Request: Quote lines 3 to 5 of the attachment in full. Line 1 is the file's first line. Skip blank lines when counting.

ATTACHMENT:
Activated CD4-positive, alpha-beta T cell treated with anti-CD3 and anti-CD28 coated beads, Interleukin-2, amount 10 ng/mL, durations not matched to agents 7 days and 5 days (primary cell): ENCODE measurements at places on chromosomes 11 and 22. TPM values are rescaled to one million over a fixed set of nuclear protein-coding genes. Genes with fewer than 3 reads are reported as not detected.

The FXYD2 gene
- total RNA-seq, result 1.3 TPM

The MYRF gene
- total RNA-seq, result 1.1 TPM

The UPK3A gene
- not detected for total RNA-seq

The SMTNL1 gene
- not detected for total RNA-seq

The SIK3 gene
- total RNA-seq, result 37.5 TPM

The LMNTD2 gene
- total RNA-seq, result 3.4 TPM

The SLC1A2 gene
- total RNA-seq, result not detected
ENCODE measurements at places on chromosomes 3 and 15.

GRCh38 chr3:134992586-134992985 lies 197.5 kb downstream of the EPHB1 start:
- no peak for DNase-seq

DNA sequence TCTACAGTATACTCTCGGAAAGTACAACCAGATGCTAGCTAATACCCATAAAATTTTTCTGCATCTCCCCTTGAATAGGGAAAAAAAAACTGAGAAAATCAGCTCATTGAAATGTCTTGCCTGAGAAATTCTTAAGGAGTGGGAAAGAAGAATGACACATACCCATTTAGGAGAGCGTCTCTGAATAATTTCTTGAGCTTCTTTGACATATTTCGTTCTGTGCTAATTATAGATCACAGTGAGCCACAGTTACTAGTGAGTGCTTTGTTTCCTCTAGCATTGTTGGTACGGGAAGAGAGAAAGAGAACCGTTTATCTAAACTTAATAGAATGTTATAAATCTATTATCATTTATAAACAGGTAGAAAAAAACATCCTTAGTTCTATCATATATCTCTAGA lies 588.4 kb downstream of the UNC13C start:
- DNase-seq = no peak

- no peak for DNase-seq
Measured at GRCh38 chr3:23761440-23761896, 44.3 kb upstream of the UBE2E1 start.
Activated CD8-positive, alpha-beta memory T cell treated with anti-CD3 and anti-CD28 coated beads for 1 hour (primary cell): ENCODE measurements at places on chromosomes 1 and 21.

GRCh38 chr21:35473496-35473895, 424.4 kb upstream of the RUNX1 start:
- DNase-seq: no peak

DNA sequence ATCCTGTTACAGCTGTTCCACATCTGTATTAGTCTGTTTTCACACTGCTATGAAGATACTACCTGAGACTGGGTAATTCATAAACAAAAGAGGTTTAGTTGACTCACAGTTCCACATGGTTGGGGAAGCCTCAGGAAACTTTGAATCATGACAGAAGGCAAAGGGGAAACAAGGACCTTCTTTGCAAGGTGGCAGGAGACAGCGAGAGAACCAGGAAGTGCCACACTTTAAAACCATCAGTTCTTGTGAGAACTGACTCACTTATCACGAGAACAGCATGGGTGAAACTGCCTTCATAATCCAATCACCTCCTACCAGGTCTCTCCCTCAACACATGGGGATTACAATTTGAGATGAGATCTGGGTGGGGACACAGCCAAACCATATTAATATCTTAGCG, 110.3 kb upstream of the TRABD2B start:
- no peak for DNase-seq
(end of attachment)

- total RNA-seq, result 1.3 TPM

The MYRF gene
- total RNA-seq, result 1.1 TPM